First of all, you should look inside of the motor and look for the “reset” button.
Many electrical cart motors have this type of button somewhere on their exterior.
The button may or may not be labeled “Reset.”
Sometimes, they are not labeled anything – but when you find it, press the button and then try to start your engine again.
Often, this step is enough to get the cart up and running again.
Now, you need to check your battery pack to ensure that it, too, is operating properly.
Start out by taking a multimeter and testing the voltage of each battery in the pack.
Carefully attach the proper probes – usually black on negative and red on positive – and see if you have a steady and normal charge.
If it isn’t properly charged, your charger may be malfunctioning or the battery may be damaged.
Lastly, it is a good idea to check your battery terminals for corrosion or even a buildup of various types of dirt or stains.
If the terminals are broken down in any way, they obviously won’t hold a charge and will leave your cart in a poor operative state.
Thankfully, though, it shouldn’t be too hard to either replace these terminals, clean them, or get a new battery to get your cart up and running:
Bonus Tip: Did you know that most cart battery chargers don’t start operating until they detect a minimum level of charge?
So if your battery pack is too discharged, you may need to use a standard 12-volt battery charger temporarily.
Doing so helps to get the battery pack up to a level that your cart charger will detect and get your cart back in operation – unless there is another issue at play.
Opening Up the Motor
If you performed the steps up above and your motor is still operating poorly or refusing to start, it is time to open up your motor and get started with further tests.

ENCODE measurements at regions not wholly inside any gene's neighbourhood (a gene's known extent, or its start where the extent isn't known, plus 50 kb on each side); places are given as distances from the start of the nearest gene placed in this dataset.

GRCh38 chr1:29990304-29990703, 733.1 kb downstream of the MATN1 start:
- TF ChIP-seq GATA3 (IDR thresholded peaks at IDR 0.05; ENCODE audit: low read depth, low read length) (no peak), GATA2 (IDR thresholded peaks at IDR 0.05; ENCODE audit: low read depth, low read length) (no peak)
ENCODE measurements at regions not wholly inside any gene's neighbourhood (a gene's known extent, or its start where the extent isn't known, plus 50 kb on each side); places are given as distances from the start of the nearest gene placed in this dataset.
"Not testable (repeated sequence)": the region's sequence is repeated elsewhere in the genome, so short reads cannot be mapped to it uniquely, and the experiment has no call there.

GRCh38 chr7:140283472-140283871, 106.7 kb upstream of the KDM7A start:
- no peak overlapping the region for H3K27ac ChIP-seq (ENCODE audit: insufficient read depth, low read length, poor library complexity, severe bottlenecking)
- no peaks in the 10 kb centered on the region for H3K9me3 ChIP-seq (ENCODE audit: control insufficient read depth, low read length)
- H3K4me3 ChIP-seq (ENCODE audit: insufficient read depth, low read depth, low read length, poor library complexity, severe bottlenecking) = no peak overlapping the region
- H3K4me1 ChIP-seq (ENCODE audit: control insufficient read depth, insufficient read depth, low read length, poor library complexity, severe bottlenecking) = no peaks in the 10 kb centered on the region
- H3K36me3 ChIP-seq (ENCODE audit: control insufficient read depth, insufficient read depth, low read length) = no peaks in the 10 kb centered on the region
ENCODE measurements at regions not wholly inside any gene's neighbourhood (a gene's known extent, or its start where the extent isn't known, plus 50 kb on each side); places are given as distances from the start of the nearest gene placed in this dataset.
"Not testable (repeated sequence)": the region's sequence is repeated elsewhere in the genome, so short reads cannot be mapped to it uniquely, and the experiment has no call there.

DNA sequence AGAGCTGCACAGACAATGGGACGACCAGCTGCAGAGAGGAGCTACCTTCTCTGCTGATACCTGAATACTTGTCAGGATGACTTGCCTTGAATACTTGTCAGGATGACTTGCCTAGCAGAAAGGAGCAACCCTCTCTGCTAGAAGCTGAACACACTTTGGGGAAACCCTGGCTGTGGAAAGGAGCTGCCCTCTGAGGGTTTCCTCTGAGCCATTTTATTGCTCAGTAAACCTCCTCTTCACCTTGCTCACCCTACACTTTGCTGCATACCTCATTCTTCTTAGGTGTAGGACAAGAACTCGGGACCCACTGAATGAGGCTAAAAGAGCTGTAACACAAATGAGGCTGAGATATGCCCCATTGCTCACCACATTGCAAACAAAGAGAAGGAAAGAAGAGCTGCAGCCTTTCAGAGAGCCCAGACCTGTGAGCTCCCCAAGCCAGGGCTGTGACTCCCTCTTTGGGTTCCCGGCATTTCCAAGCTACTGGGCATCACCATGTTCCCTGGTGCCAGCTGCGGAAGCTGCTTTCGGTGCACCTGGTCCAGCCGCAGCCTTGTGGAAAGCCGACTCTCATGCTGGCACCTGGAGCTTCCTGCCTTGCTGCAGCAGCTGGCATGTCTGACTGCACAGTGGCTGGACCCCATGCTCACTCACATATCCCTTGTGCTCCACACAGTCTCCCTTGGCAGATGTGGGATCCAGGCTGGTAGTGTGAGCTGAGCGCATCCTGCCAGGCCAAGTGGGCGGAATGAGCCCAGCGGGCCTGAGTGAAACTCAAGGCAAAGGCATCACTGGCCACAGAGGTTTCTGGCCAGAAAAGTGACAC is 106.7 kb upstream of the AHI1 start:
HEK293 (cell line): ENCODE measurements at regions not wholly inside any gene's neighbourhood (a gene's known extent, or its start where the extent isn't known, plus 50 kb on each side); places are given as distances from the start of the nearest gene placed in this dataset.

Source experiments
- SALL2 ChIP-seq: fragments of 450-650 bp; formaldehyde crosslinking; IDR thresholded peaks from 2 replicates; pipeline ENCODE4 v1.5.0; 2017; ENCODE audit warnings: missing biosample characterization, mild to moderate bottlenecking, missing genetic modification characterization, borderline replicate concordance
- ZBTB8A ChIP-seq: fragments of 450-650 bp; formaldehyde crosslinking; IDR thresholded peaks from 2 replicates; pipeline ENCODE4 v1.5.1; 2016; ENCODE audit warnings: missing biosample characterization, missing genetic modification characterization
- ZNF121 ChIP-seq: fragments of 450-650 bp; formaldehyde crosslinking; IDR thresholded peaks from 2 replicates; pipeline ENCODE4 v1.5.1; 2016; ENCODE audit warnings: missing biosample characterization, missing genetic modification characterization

This step is pretty simple but must be performed properly to ensure that you get the best results.
Thankfully, there aren’t a lot of steps that you need to take in this process to get your cart in total working order as soon as possible for your needs.
Start by looking at the back of your cart for the panel that covers your cart’s motor.
This panel is usually square or rectangular in shape and is held in place by four screws.
The type of screws and their size varies depending on the cart model that you own.
Check multiple screwdrivers or various types of drills to find the proper bit and then fit it into the head of the first screw to get started with removal.
Remove the first screw and place it to the side to keep it safe.
There are a few different places where you can place your screws to avoid losing them.
Some people will place them in a shirt or pants pocket.
However, they can be too easily lost here.
The same is true if you place them on top of a towel.
We suggest a small plastic container with a locking lid that won’t spill if you accidentally kick it over.
Remove all of the screws and take the panel off and set it to the side.
You now have easy access to your motor and can start your series of tests.
Before you start, though, we strongly suggest that you take photos of the motor’s wiring to ensure that you have a reference for later.
Though you can use a wiring diagram to help out here, pictures give you a real-time view of the cart’s wiring that a diagram cannot.